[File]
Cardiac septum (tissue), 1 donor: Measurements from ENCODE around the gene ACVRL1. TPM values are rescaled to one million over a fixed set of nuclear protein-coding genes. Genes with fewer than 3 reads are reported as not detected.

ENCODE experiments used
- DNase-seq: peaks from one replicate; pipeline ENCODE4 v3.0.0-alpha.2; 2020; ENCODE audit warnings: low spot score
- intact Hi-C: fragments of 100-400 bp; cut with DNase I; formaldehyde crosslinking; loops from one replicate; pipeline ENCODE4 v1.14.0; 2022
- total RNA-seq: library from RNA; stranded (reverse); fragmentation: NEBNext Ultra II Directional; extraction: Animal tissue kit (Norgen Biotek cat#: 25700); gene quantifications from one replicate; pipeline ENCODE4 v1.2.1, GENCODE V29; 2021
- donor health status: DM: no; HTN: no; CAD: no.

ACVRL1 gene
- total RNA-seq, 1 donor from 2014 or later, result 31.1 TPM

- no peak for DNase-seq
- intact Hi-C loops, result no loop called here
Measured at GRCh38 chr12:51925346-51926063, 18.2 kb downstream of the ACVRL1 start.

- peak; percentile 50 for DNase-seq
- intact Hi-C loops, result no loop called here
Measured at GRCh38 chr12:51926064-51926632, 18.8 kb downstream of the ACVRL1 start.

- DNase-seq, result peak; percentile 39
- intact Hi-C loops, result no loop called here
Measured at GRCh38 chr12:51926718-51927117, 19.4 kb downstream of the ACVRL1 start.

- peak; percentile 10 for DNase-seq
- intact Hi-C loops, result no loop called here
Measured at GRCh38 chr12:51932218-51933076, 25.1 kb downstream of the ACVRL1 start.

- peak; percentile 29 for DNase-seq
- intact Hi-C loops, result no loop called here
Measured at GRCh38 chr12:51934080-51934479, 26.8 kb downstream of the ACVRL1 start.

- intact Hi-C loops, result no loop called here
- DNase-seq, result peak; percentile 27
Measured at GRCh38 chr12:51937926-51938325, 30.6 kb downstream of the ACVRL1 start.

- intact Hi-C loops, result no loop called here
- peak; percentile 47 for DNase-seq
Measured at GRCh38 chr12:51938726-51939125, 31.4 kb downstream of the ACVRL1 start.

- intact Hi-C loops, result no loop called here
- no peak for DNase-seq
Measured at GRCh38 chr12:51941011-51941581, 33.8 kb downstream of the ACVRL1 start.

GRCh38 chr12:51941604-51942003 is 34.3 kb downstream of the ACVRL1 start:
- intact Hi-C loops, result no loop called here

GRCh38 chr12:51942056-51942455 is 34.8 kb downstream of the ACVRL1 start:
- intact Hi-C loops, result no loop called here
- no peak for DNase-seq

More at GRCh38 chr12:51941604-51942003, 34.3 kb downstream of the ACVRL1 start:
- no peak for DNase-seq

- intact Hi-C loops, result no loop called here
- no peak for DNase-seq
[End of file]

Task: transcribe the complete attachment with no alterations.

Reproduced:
Cardiac septum (tissue), 1 donor: Measurements from ENCODE around the gene ACVRL1. TPM values are rescaled to one million over a fixed set of nuclear protein-coding genes. Genes with fewer than 3 reads are reported as not detected.

ENCODE experiments used
- DNase-seq: peaks from one replicate; pipeline ENCODE4 v3.0.0-alpha.2; 2020; ENCODE audit warnings: low spot score
- intact Hi-C: fragments of 100-400 bp; cut with DNase I; formaldehyde crosslinking; loops from one replicate; pipeline ENCODE4 v1.14.0; 2022
- total RNA-seq: library from RNA; stranded (reverse); fragmentation: NEBNext Ultra II Directional; extraction: Animal tissue kit (Norgen Biotek cat#: 25700); gene quantifications from one replicate; pipeline ENCODE4 v1.2.1, GENCODE V29; 2021
- donor health status: DM: no; HTN: no; CAD: no.

ACVRL1 gene
- total RNA-seq, 1 donor from 2014 or later, result 31.1 TPM

- no peak for DNase-seq
- intact Hi-C loops, result no loop called here
Measured at GRCh38 chr12:51925346-51926063, 18.2 kb downstream of the ACVRL1 start.

- peak; percentile 50 for DNase-seq
- intact Hi-C loops, result no loop called here
Measured at GRCh38 chr12:51926064-51926632, 18.8 kb downstream of the ACVRL1 start.

- DNase-seq, result peak; percentile 39
- intact Hi-C loops, result no loop called here
Measured at GRCh38 chr12:51926718-51927117, 19.4 kb downstream of the ACVRL1 start.

- peak; percentile 10 for DNase-seq
- intact Hi-C loops, result no loop called here
Measured at GRCh38 chr12:51932218-51933076, 25.1 kb downstream of the ACVRL1 start.

- peak; percentile 29 for DNase-seq
- intact Hi-C loops, result no loop called here
Measured at GRCh38 chr12:51934080-51934479, 26.8 kb downstream of the ACVRL1 start.

- intact Hi-C loops, result no loop called here
- DNase-seq, result peak; percentile 27
Measured at GRCh38 chr12:51937926-51938325, 30.6 kb downstream of the ACVRL1 start.

- intact Hi-C loops, result no loop called here
- peak; percentile 47 for DNase-seq
Measured at GRCh38 chr12:51938726-51939125, 31.4 kb downstream of the ACVRL1 start.

- intact Hi-C loops, result no loop called here
- no peak for DNase-seq
Measured at GRCh38 chr12:51941011-51941581, 33.8 kb downstream of the ACVRL1 start.

GRCh38 chr12:51941604-51942003 is 34.3 kb downstream of the ACVRL1 start:
- intact Hi-C loops, result no loop called here

GRCh38 chr12:51942056-51942455 is 34.8 kb downstream of the ACVRL1 start:
- intact Hi-C loops, result no loop called here
- no peak for DNase-seq

More at GRCh38 chr12:51941604-51942003, 34.3 kb downstream of the ACVRL1 start:
- no peak for DNase-seq

- intact Hi-C loops, result no loop called here
- no peak for DNase-seq